The highest-ranked health official in the EU executive has hit out at lobby groups who stoke fear of nanotechnology. Robert Madelin, director-general at the European Commission's health and consumer affairs directorate, said it was 'irresponsible' to use panic in order to attract attention.
A team of Virginia Commonwealth University scientists has discovered a 'magnetic superatom' - a stable cluster of atoms that can mimic different elements of the periodic table - that one day may be used to create molecular electronic devices for the next generation of faster computers with larger memory storage.
Three-dimensional, real-time X-ray images of patients could be closer to reality because of research recently completed by scientists at the University of Nebraska-Lincoln and a pair of Russian institutes.
MIT civil engineers have for the first time identified what causes the most frequently used building material on earth - concrete - to gradually deform, decreasing its durability and shortening the lifespan of infrastructures such as bridges and nuclear waste containment vessels.
By squeezing a typical metal alloy at pressures hundreds of thousands of times greater than normal atmospheric pressure, scientists have created a material that does not expand when heated, as does nearly every normal metal, and acts like a metal with an entirely different chemical composition.
Researchers at Arizona State University are working to create lower cost PEMFCs by directly growing carbon nanotubes on carbon paper substrates, otherwise known as the gas diffusion layer, rather than spherical carbon particles and then deposit platinum nanoparticles onto the surface of the nanotubes.
Finding reliable information about products on the European market which currently contain nanomaterials is becoming increasingly difficult, according to high-level experts addressing a meeting of consumer groups from the EU and US.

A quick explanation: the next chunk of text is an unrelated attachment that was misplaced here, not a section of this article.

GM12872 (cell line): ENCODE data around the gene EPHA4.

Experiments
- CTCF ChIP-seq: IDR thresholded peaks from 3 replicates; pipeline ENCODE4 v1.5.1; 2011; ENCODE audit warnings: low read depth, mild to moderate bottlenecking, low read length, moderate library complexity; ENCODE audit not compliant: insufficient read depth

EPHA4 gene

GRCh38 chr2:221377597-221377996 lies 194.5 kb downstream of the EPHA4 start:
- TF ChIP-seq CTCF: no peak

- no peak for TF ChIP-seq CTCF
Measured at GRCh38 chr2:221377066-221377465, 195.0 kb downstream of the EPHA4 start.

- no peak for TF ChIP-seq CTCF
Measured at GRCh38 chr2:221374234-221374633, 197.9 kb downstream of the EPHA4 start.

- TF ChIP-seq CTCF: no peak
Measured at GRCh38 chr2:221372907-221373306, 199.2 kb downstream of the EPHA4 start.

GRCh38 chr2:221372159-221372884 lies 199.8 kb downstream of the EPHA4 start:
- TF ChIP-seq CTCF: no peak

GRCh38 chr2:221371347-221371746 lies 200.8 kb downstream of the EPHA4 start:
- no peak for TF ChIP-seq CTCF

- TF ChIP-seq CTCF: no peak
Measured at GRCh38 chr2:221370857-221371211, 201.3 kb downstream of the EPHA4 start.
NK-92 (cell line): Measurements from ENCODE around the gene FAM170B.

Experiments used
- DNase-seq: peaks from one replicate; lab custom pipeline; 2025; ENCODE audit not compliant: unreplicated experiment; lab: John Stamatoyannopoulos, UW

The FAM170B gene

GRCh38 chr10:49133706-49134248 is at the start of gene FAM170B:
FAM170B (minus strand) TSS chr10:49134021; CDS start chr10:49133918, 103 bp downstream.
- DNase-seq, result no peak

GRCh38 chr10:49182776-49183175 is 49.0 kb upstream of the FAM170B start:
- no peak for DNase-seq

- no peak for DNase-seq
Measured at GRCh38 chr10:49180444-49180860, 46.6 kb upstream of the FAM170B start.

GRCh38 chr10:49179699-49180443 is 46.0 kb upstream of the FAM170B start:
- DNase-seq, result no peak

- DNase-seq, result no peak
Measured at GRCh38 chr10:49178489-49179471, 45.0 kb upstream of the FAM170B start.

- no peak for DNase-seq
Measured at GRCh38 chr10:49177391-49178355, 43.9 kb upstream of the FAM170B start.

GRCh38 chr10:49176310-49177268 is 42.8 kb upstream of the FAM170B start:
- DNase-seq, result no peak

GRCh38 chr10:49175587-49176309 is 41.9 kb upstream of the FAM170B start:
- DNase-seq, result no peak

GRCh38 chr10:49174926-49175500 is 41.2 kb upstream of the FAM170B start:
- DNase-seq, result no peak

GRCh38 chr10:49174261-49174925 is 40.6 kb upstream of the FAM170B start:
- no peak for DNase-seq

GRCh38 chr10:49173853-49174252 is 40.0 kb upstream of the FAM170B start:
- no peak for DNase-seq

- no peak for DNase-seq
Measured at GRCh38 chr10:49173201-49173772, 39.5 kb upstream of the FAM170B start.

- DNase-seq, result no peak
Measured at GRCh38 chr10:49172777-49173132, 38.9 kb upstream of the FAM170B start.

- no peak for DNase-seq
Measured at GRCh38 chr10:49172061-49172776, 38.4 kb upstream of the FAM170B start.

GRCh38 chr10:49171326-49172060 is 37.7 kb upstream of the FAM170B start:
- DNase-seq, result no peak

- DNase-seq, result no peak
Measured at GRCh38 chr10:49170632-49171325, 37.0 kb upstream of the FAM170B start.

A case study in the June 2009 issue of Environmental Toxicology and Chemistry examines changes and transport in aluminum nanoparticles, currently used in energetics, alloys, coatings, and sensors, when they are exposed to relevant environmental conditions.
Move over, silicon - it may be time to give the Valley a new name. Physicists at the Department of Energy's SLAC National Accelerator Laboratory and Stanford University have confirmed the existence of a type of material that could one day provide dramatically faster, more efficient computer chips.
On June 17, a panel of representatives from various sectors will discuss the major challenges to future IP developments related to synthetic biology, identify key steps to addressing these challenges, and examine a number of current tensions surrounding issues of use and ownership.
Robert S. Schwartz, MD, medical director of the Minnesota Cardiovascular Research Institute, Minneapolis Heart Institute Foundation, will describe the new paradigm of the biocompatibility of intravascular devices during his keynote presentation at the leading conference on materials for medical devices.
A new report prepared for the Investor Environmental Health Network (IEHN) will outline disturbing parallels between asbestos and nanotechnology in order to illustrate the eight needed steps that the Financial Accounting Standards Board (FASB) and the Securities Exchange Commission (SEC) should take to improve disclosures made to investors.